Patient-, provider-, and clinic-level predictors of unrecognized elevated blood pressure in children.
ABSTRACT The goal was to determine patient-, provider-, and clinic-level predictors of unrecognized elevated blood pressure (BP) in children. We hypothesized that being of healthy weight, having a BP of <120/80 mmHg, and being seen by a less experienced provider would result in decreased recognition.
A cross-sectional study of clinic visits for children 3 to 20 years of age at an urban, pediatric primary care practice between January 1, 2006, and June 30, 2006, was performed. Children with elevated systolic or diastolic BP (> or = 90th percentile or > or = 120/80 mmHg) were included. Recognition was defined as having any of the following documented: repeat BP measurement, elevated-BP/hypertension diagnosis, plan to recheck BP, or initiation of hypertension evaluation. Multivariate logistic regression analysis was used to identify characteristics associated with underrecognition.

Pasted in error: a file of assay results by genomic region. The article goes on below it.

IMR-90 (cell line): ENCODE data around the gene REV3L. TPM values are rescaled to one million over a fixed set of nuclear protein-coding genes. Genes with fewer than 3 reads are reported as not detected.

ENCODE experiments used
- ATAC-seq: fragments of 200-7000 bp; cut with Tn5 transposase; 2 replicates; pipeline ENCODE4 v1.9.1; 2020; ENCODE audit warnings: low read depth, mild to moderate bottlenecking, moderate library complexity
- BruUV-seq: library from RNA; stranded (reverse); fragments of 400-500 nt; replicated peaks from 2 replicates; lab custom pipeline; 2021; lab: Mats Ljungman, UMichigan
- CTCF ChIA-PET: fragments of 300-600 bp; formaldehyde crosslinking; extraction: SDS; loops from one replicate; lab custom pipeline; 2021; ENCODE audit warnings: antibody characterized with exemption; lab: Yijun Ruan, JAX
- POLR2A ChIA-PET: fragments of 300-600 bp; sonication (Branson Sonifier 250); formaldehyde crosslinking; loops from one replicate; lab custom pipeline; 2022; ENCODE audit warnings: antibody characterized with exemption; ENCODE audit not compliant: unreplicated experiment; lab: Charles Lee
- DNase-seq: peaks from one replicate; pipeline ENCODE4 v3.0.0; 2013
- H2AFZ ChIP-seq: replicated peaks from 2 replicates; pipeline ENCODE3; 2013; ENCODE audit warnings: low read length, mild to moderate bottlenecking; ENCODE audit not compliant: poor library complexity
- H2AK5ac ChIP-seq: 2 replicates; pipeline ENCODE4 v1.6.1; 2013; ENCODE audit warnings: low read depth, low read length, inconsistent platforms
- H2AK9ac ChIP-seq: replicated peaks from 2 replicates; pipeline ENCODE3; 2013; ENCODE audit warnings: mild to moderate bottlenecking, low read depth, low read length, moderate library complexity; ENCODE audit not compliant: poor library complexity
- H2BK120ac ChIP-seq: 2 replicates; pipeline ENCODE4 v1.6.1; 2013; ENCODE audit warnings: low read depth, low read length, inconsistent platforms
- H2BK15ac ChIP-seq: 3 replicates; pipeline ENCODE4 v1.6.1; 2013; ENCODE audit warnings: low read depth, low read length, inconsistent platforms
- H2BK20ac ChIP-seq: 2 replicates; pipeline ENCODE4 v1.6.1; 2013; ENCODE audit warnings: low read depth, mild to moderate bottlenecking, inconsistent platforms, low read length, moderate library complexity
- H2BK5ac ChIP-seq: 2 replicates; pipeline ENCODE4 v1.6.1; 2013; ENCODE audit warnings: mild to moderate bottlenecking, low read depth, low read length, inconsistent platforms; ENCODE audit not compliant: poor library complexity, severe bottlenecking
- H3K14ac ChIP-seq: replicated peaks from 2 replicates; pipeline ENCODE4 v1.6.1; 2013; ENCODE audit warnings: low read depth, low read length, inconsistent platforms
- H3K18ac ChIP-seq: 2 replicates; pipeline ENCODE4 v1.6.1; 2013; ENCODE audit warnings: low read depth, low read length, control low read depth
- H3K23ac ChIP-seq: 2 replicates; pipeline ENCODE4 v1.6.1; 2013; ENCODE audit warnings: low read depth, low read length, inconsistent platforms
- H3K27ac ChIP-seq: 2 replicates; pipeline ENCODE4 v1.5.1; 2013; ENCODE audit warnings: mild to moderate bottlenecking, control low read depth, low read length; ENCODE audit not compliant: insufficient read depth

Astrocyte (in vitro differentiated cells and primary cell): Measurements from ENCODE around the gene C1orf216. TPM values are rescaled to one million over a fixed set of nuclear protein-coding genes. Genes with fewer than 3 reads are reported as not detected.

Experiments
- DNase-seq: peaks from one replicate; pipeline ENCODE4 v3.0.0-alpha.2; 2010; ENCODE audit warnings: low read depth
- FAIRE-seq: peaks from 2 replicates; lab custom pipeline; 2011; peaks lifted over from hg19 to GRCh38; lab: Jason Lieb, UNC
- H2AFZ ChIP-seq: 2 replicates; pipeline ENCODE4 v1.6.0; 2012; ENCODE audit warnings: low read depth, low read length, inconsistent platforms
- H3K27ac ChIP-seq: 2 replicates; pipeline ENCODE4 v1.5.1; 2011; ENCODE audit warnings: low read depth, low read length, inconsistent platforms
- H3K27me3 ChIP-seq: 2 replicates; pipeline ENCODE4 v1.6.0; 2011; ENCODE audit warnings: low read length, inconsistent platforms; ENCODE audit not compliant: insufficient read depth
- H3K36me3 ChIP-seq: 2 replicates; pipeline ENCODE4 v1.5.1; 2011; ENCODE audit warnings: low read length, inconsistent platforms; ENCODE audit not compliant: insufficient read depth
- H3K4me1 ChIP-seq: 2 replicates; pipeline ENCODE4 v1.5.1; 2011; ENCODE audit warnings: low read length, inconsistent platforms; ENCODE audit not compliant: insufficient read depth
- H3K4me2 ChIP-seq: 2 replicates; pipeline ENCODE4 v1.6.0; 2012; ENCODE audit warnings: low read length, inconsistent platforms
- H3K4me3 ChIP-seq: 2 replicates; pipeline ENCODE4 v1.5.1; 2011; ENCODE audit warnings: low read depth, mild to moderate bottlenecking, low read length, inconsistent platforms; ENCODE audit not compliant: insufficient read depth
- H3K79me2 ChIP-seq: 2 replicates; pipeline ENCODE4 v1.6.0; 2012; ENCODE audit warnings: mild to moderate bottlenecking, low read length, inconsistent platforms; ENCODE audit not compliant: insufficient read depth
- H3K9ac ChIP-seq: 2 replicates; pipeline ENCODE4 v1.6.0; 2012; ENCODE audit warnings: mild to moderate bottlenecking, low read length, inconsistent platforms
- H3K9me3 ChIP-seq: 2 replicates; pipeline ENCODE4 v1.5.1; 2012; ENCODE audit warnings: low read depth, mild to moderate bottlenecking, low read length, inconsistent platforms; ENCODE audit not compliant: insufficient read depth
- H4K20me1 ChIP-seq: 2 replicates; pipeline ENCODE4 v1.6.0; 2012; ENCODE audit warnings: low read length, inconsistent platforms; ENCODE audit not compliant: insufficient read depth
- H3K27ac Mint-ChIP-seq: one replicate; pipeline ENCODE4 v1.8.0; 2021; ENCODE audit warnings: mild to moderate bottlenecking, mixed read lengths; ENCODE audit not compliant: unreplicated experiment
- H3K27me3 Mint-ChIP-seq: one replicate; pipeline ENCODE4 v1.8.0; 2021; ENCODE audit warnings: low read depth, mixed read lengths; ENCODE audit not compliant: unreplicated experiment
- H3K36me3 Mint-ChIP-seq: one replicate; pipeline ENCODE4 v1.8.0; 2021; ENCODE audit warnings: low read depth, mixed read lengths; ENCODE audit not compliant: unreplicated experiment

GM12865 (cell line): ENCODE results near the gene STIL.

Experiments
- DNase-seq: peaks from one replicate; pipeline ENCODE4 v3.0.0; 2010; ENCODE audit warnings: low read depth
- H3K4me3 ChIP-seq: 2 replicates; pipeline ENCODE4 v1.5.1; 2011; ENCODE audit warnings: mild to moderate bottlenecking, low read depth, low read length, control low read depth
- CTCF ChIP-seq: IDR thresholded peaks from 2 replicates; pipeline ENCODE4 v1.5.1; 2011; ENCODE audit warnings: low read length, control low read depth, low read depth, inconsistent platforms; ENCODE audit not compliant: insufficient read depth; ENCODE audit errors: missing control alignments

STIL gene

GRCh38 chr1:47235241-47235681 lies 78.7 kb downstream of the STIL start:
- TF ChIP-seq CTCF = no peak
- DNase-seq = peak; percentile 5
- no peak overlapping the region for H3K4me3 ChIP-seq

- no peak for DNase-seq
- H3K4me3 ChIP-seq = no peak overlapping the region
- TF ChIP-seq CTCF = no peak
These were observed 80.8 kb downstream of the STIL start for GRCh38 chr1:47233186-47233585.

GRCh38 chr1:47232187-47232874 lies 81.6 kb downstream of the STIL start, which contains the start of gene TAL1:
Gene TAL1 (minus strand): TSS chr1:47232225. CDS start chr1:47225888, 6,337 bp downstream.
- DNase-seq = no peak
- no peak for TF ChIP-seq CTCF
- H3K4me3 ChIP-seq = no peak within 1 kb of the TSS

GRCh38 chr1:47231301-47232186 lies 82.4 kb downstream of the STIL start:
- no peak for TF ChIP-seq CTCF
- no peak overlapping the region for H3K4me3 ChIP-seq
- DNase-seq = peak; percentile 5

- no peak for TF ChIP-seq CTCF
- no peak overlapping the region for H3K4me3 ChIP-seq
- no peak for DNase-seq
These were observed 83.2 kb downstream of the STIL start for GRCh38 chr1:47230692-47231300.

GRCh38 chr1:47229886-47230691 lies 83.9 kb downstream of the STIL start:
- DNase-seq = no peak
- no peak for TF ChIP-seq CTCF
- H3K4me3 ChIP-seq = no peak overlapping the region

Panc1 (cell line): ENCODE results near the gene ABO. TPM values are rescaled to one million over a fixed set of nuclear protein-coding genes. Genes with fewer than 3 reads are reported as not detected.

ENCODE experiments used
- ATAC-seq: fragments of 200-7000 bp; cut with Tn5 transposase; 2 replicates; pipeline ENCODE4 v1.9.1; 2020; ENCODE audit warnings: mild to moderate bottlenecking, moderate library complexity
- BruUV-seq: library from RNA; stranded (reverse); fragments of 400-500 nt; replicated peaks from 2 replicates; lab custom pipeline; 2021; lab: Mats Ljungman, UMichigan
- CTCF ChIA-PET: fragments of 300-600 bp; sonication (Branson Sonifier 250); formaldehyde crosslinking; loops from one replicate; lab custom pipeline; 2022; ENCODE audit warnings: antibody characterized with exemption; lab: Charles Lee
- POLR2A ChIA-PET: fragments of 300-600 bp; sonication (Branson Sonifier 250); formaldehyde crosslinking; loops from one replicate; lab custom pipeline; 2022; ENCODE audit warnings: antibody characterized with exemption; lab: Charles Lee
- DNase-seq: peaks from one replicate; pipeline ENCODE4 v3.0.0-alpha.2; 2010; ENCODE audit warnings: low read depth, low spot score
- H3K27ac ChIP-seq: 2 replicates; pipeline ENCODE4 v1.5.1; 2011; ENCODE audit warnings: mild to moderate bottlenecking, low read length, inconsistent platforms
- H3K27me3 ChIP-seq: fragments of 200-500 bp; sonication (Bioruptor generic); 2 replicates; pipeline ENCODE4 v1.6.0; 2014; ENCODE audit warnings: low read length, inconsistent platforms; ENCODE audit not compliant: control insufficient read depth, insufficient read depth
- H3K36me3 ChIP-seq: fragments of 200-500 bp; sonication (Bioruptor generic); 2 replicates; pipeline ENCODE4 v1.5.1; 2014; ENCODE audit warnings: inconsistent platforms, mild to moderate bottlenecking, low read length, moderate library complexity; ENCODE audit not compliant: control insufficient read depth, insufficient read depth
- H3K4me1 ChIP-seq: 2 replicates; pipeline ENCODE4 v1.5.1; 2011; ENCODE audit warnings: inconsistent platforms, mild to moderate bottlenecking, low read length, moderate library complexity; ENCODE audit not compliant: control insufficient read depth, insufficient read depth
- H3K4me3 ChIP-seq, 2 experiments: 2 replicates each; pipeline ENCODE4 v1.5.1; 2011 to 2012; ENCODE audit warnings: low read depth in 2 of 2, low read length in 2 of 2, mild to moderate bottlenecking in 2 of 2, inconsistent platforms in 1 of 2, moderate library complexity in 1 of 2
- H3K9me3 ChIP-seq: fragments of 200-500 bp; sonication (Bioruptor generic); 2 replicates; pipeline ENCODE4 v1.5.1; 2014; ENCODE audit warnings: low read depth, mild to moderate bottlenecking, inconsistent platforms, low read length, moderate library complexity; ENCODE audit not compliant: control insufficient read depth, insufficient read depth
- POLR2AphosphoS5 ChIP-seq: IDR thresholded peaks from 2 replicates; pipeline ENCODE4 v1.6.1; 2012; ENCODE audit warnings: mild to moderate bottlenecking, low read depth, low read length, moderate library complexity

Elevated BP occurred in 779 (39%) of 2000 visits. Of 726 cases included in the analysis, 87% were not recognized by providers. Patient-level predictors of underrecognition included systolic BP of <120 mmHg (odds ratio: 7.7 [95% confidence interval: 3.2-18.6]), diastolic BP of <80 mmHg (odds ratio: 2.4 [95% confidence interval: 1.1-5.0]), decreasing BMI z score, male gender, older age, lack of family history of cardiovascular disease, and negative medical history findings. Being seen by a nurse practitioner and being seen by a less-experienced provider also were significant predictors.
Most BP elevations were not recognized by providers. Poor recognition was most influenced by the absence of obviously elevated BP, obesity, and family history of cardiovascular disease.